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California medical schools earn A's in conflict grading
Key Excerpts from Article on Website of San Francisco Chronicle (San Francisco's leading newspaper

San Francisco Chronicle (San Francisco's leading newspaper, June 4, 2008
Posted: June 10th, 2008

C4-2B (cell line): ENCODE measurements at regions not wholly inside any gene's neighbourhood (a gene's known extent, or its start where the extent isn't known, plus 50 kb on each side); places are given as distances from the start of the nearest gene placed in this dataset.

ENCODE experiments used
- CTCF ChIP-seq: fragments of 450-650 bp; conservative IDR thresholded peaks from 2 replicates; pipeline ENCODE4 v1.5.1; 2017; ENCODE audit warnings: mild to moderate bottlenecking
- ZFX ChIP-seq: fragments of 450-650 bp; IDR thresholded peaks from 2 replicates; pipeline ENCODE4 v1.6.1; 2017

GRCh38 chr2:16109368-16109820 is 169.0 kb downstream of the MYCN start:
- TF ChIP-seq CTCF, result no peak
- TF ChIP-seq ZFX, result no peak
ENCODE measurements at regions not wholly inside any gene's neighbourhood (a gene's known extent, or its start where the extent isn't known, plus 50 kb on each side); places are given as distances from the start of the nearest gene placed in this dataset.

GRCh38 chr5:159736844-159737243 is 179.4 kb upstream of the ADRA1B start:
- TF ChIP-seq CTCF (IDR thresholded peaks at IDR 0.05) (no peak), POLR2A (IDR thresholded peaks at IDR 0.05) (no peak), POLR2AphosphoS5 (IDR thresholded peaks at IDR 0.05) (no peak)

Drug companies shower medical school faculty members with pens, pricey dinners, free samples and other inducements to influence their prescribing patterns, an organization of U.S. medical students says. The med students are now trying to erase that pattern by grading their teachers. The American Medical Student Association issued its second annual report card ... on the conflict-of-interest policies maintained at 150 universities that grant a medical degree. California dominated the honor roll. UC Davis, UCSF and UCLA captured three of the seven A grades across the country. But only 15 percent of U.S. medical schools made the top of the class with a grade of A or B, based on their adoption of rules such as barring drug companies from distributing lavish gifts to physicians. Sixty of the schools, or 40 percent, got an F on the student association's 2008 PharmFree Scorecard. The American Medical Student Association started its PharmFree campaign in 2002 after members shared their concerns about interactions they observed between their medical professors and drug industry representatives. The Association of American Medical Colleges in April proposed that all med schools adopt policies to prevent drug marketing efforts from distorting the educational environment. The proposed rules would restrict industry funding of seminars, forbid companies from selecting the recipients of scholarships they fund and strongly discourage medical school faculty members from participating in industry-sponsored speakers' bureaus.

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